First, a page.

Sure, Kendrick Lamar got 8 Grammy nominations this year. And Drake got 7.
But here’s the “06880” news: Joe Gelini got a Grammy nomination too!
The 1995 Staples High School graduate will be in Los Angeles this February, for the the 61st annual ceremonies. “Spyboy” — the latest release from Cha Wa, the New Orleans-based Mardi Gras street culture Indian funk/brass band Gelini founded — has been nominated for Best Regional Roots Music Album.
Gelini might not be the first person you’d expect to lead a Mardi Gras Indian band. He might not even be in your top 200 million.
So how does a white drummer from Westport — who after Staples went to Berklee College of Music in Boston — end up forming a Louisiana band that marches in Mardi Gras, and earns a Grammy regional roots nomination?
In January 1996, he traveled with his father to New Orleans for a convention. While his dad did business, Gelini headed to music venues like Le Bon Temps Roule, Tipitina’s and the Mermaid Lounge.
“The audience was just as much a part of the party as the band was,” he told the New Orleans Advocate.
“The entire audience was involved, actively listening, dancing and partying. A seamless line went from the audience to the band. Playing in Connecticut, Boston and New York, I had never seen that before. I had never seen people in a city love the music and the culture that they were a part of so much. I was enthralled.”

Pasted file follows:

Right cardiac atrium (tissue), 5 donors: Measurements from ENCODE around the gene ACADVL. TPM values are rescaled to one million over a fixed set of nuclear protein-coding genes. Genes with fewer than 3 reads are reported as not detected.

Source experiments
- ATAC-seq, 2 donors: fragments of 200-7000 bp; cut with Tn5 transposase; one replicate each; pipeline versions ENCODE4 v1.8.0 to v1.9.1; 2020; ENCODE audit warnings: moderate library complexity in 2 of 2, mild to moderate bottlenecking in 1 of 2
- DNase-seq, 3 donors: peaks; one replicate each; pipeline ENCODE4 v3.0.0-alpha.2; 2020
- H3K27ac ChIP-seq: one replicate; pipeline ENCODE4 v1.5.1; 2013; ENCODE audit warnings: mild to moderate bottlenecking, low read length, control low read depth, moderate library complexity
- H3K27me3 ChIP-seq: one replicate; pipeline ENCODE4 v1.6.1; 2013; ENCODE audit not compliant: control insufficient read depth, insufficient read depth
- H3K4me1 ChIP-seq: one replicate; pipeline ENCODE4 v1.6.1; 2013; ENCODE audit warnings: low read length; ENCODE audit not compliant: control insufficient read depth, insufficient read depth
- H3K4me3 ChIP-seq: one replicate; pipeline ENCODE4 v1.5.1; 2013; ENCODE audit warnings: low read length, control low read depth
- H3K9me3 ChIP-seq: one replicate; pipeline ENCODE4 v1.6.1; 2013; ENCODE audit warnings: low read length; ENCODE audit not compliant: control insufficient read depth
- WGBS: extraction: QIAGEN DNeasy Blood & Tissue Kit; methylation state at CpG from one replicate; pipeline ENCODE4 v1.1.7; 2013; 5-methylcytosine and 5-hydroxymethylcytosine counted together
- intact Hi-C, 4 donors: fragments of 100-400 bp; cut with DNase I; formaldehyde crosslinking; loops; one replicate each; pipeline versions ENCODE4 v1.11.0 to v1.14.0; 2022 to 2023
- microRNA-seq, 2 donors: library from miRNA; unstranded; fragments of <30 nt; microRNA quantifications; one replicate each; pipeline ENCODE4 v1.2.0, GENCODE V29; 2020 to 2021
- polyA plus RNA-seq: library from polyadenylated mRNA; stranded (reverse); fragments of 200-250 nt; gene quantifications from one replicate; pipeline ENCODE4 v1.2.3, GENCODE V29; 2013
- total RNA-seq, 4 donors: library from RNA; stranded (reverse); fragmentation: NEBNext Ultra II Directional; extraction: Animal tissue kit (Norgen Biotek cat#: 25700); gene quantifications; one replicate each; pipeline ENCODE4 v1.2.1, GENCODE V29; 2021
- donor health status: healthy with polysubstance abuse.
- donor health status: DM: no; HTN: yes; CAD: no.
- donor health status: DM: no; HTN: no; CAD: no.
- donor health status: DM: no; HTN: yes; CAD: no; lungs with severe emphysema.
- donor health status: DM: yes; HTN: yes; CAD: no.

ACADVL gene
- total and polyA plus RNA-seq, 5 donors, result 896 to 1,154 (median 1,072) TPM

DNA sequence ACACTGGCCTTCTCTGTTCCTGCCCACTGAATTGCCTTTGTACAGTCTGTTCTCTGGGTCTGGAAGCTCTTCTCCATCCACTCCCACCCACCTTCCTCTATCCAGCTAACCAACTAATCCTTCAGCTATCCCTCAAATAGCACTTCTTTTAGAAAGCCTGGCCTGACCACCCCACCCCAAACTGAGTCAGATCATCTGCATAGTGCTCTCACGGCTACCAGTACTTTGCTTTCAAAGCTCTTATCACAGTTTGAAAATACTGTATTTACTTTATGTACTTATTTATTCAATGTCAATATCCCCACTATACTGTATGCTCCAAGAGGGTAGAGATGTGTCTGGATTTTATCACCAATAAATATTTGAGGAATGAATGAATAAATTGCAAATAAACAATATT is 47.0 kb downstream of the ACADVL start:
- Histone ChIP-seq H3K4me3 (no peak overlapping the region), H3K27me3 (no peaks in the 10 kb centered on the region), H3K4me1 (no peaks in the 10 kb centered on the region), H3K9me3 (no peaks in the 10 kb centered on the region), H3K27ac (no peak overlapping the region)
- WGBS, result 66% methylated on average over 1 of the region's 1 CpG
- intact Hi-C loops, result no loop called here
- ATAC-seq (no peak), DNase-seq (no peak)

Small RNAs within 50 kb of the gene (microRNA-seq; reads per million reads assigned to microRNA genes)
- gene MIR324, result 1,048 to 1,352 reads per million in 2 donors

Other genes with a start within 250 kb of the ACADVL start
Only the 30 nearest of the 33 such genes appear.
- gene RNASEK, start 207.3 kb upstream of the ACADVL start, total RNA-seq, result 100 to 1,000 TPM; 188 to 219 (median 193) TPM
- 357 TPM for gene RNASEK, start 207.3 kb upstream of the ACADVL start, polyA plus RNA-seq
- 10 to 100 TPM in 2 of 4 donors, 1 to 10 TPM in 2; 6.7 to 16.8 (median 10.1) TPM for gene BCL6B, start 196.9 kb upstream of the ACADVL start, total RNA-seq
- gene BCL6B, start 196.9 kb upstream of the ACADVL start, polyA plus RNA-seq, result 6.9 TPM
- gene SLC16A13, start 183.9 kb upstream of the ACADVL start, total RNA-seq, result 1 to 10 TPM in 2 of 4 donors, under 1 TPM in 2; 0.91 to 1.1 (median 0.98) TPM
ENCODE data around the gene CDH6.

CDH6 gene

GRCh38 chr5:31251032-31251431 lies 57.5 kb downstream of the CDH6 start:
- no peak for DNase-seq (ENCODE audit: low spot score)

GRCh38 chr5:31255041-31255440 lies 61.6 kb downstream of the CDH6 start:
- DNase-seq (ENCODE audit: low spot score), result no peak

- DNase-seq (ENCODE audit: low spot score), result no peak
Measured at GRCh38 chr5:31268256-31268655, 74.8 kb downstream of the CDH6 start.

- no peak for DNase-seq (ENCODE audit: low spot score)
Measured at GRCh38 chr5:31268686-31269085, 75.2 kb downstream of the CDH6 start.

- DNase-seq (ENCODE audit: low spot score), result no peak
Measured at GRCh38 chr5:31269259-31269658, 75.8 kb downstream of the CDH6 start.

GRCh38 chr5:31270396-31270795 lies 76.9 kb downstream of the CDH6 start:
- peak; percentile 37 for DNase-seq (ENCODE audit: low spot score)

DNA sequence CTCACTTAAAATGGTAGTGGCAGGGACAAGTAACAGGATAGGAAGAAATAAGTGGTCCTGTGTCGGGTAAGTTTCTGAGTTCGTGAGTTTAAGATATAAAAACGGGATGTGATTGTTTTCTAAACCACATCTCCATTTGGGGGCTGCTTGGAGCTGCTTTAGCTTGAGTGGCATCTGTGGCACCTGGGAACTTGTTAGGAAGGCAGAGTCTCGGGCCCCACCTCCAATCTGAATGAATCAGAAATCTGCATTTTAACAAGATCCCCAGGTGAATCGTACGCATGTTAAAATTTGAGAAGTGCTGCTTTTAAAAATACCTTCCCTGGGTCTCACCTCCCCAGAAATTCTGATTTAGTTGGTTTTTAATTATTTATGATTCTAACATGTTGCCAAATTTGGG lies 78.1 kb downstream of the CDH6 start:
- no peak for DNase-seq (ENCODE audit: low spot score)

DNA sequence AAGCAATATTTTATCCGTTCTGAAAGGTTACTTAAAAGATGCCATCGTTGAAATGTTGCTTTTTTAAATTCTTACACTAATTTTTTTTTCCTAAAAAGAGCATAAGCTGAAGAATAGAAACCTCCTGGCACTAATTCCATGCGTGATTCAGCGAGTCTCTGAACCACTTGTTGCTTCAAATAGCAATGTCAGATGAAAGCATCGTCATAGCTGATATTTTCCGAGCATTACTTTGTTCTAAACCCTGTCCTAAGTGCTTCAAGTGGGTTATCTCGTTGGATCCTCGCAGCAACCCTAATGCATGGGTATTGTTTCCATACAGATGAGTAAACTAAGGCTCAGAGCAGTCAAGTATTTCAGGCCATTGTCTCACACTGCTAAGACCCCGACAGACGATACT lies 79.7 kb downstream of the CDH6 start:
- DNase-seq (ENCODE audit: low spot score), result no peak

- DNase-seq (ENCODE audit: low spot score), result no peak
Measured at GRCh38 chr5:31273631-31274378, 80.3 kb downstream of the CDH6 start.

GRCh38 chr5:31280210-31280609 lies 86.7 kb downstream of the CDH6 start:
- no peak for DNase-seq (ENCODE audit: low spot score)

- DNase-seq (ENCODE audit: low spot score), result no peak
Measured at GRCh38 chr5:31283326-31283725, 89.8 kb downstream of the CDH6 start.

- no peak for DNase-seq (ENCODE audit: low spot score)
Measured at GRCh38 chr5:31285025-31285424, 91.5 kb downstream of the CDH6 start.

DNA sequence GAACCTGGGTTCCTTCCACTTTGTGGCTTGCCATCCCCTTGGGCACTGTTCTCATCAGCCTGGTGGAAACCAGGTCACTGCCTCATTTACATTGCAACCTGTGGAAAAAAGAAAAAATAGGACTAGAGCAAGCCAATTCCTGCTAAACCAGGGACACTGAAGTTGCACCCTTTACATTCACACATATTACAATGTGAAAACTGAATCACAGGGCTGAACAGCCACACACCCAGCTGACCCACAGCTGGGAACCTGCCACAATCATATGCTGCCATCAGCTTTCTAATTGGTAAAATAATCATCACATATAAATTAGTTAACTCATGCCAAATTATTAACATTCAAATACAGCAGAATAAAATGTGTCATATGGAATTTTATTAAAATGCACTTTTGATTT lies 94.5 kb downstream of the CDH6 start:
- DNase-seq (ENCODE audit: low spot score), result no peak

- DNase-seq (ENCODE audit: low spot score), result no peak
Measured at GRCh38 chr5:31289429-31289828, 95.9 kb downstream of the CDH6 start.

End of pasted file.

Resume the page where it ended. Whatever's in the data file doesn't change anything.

Gelini skipped his Berklee finals, to return for the New Orleans Jazz and Heritage Festival. The Wild Magnolias’ music was “on another level,” he recalls. “It felt like a spiritual thing to me, and it still does.”
Back at Berklee, he studied New Orleans legends like Dr. John and the Neville Brothers. After graduation, he moved south.
At Handa Wanda’s — the Wild Magnolias’ home base — Gelini befriended Mardi Gras Indian musicians.
According to the Advocate, Gelini wondered if his drumming tempo was correct.
The response: “Ain’t no mistakes in Mardi Gras Indian drumming.” In other words, “as long as it feels good, it’s cool.”
The Westporter slowly won over his New Orleans audiences — and musicians.
“It’s about respecting the culture and the music,” he told the Advocate. “If you’re doing it for those reasons, they’re totally accepting — I would say extraordinarily accepting. There’s no color barrier at all. If you’re there to be part of it for the right reasons, it’s all good.”
Joe Gelini has paid his dues. Soon, perhaps, the Grammy producers will give him his due.
(To stream the “Spyboy” album, click here. For Cha Wa’s website, click here. For the full New Orleans Advocate story, click here. Cha Wa’s upcoming dates include New York City’s Globalfest on January 6, and the Ridgefield Playhouse on February 27. Hat tip: Karen Romano)